This is our final week covering the topic of outdoor worm farming systems.
For the last two weeks we have been looking at outdoor systems that don’t require any sort of physical structure. This week we will finally be talking about the structured systems – the outdoor bins and beds.
There are of course plenty of other sub-topics we could cover (relating to outdoor vermicomposting systems) over the next few weeks, but I definitely think it’s time to move on after this week’s edition – our next major topic is both important and interesting (if I do say so myself), so I don’t think too many people will be offended.
As we’ve seen, there are a number of options available if one is looking for a really inexpensive, ‘low-tech’ type of outdoor worm farming system – especially when an abundance of space, and some heavy machinery (tractors etc) are available for use. These systems are not without their limitations however, and housing our worms in some sort of structure can certainly offer some advantages.
The main advantage of course, is protection – both from pests/predators and from climatic conditions. Even a thin wall between your worms and the outside world can make a significant difference in terms of keeping them safe and your system operating smoothly. The structure of a bin/bed can also really help to conserve space, since larger volumes of bedding and worms be contained per sq ft.
When it comes down to it, it’s all about maintaining as much control over the vermicomposting process as we possibly can – something that is especially important when operating a worm farming business, and which can be a major challenge for those located in areas with highly variable (and unpredictable) climatic conditions.
When using outdoor windrows and in-ground systems we generally give up some of this control, providing Mother Nature with a greater opportunity to dictate the success of our worm farming enterprise.
Typically, outdoor worm beds and bins will cost more money to construct than our previously discussed ‘low-tech’ options, but they certainly don’t need to break the bank – especially if one is able to secure a supply of used or reclaimed building materials.
In its most basic form, a worm bed could simply consist of four walls sitting directly on the ground (similar in appearance to a raised bed garden). While the walls would potentially offer SOME protection, the only real difference between this and a windrow is that it could hold the same volume of material within a smaller area. Adding some sort of lid to a system like this would make a huge difference in terms of shielding the worms from hot/wet weather, and attacks from predators (such as birds), but might not be a feasible option with larger beds.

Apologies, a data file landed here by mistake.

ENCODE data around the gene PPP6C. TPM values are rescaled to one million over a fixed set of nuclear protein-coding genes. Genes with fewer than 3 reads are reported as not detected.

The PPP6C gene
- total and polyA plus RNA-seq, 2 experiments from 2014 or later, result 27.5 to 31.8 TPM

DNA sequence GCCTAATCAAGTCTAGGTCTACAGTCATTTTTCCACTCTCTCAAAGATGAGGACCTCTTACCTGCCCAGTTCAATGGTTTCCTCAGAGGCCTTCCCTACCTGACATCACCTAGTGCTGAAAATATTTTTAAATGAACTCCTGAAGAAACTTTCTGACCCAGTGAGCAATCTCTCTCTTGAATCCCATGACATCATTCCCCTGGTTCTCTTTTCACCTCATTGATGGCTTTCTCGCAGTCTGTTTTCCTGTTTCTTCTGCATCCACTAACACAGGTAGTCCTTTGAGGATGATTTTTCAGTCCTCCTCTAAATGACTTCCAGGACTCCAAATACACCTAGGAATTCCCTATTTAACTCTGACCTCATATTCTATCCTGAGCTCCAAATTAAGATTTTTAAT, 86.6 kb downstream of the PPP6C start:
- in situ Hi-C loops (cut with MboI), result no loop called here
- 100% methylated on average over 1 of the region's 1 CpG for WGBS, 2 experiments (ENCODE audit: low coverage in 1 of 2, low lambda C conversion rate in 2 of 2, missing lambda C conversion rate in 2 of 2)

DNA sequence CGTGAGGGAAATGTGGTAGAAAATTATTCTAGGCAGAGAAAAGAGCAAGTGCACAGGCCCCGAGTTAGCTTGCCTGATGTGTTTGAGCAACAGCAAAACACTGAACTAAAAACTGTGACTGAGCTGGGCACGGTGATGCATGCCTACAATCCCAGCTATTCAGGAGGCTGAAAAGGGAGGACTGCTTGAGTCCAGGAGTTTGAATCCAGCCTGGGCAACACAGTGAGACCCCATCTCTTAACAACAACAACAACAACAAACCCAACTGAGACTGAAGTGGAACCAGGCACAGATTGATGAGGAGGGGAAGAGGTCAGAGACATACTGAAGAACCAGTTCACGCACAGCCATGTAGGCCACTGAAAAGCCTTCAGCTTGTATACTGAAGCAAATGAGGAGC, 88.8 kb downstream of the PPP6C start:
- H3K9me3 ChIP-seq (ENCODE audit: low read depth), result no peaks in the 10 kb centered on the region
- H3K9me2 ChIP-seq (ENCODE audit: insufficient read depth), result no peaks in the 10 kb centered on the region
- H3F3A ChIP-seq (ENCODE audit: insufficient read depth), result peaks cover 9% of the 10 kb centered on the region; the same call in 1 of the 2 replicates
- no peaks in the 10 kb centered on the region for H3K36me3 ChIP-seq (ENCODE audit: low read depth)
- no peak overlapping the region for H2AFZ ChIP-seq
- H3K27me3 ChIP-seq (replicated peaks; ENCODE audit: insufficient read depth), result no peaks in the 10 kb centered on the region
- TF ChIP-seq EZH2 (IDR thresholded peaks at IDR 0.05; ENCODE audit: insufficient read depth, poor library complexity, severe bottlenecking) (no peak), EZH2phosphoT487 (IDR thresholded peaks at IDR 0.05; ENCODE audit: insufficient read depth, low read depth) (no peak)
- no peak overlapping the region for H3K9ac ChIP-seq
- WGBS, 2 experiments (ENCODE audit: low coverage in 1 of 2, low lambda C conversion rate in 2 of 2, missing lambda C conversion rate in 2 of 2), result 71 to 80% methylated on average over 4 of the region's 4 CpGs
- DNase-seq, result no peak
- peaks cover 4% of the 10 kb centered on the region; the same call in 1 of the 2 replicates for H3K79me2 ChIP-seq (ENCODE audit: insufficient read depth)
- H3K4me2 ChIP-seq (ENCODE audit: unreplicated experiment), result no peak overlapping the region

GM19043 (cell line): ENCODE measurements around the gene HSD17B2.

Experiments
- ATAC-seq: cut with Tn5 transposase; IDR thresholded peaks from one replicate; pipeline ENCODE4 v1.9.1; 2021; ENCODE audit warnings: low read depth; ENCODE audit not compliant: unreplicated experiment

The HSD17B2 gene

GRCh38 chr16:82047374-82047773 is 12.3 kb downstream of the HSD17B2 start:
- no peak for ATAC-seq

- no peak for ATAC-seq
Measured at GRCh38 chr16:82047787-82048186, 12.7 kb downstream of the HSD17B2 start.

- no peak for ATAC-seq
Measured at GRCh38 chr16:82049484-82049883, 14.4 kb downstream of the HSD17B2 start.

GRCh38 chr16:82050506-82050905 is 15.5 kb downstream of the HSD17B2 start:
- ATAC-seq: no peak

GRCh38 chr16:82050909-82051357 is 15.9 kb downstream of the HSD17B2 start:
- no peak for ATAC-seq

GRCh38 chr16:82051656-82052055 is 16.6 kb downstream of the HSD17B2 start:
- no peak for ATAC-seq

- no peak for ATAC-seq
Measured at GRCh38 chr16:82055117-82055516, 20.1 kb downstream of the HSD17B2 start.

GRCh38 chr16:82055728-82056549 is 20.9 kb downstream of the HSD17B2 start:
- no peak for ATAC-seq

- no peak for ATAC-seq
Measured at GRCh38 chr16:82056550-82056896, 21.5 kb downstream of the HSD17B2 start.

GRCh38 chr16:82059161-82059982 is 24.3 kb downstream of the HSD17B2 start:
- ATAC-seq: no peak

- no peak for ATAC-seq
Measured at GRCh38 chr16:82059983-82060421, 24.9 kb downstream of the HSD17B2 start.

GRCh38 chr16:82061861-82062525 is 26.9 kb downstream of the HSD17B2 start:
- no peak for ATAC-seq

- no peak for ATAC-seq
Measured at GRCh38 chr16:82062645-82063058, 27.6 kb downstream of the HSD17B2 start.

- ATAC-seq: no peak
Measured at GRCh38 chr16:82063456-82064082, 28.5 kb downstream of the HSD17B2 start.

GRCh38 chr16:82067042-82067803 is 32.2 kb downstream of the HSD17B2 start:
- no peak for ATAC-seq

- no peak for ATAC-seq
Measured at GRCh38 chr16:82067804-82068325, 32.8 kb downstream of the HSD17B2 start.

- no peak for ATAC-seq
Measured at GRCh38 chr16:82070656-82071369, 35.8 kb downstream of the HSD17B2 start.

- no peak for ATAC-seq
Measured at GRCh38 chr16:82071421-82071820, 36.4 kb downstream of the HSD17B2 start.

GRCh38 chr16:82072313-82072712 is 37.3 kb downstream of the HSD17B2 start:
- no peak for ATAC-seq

With a bed that is open to (and makes direct contact with) the soil, you run the risk of having invaders – such as moles – accessing the system from below. If you live in an area where moles are present, it would be wise to use multiple layers of thick landscape fabric, or something comparable, as a bottom for your system to prevent easy entry.
In tropical and sub tropical zones, direct contact with the soil could very well mean easier access for land planarians – which can reportedly wipe out an entire bed of worms in a matter of days or weeks. As we discussed in a previous newsletter, laying down some sort of concrete pad, or better yet, an entire enclosure for your beds will obviously make a big difference – but this also may not be something you can afford to do initially.
One possible alternate solution is to raise your beds completely off the ground, by constructing actual legs, or by simply letting the system rest on cider blocks or some other supports. A floor will of course be required as well, but it doesn’t necessarily need to be a solid structure.
In fact, the use of a heavy grate or even well-strung weed whipper cord (more on that in minute) could greatly assist anyone who is interested in harvesting worm castings, since it will be quite easy to access and loosen the material from below. You will in essence be creating your own flow-through bed.
The idea of creating a flow-through floor using a cord actually comes from the ‘OSCR’ (‘Oregon Soil Corporation Reactor’) vermicomposting system. For those of you unfamiliar with the name, this is a mid-size DIY flow-through bin (with building plans available from Oregon Soil Corporation and Vermico, by the way). The bottom grate consists of weed whipper cord that’s been woven back and forth from front to back.
This is actually a great system for anyone who is thinking about getting into worm farming, and wants to focus on castings production. The total cost of building this unit (estimated by the authors of the plans) is only ~$150 USD – although now, it might be more like $200 (since the plans were written quite some time ago). Aside from the advantage offered by the flow-through design itself, the OSCR also incorporates insulated walls and heating coils to help keep the system active during cold weather.
Speaking of cold weather…
Likely the greatest limiting factor for ANY outdoor system is climate. There are certainly some regions that have a near ‘perfect’ climate for worm farming, but for the rest of us, additional measures will likely need to be taken in order to keep our beds working well outside.
Winter cold is likely the greatest climatic hurdle, since it can effectively bring the activity (worm growth / castings production etc) within our beds to a grinding halt – or worse still – completely wipe out our worm population.
Winterizing worm beds is an entire topic unto itself, so I can’t say much more about it here, but I have included a related question in our short answer section so that we can spend a little more time on it.
As mentioned, next week we will be moving on to entirely different topic; something I’m sure a LOT of people are interested in – worm castings!
Should be fun!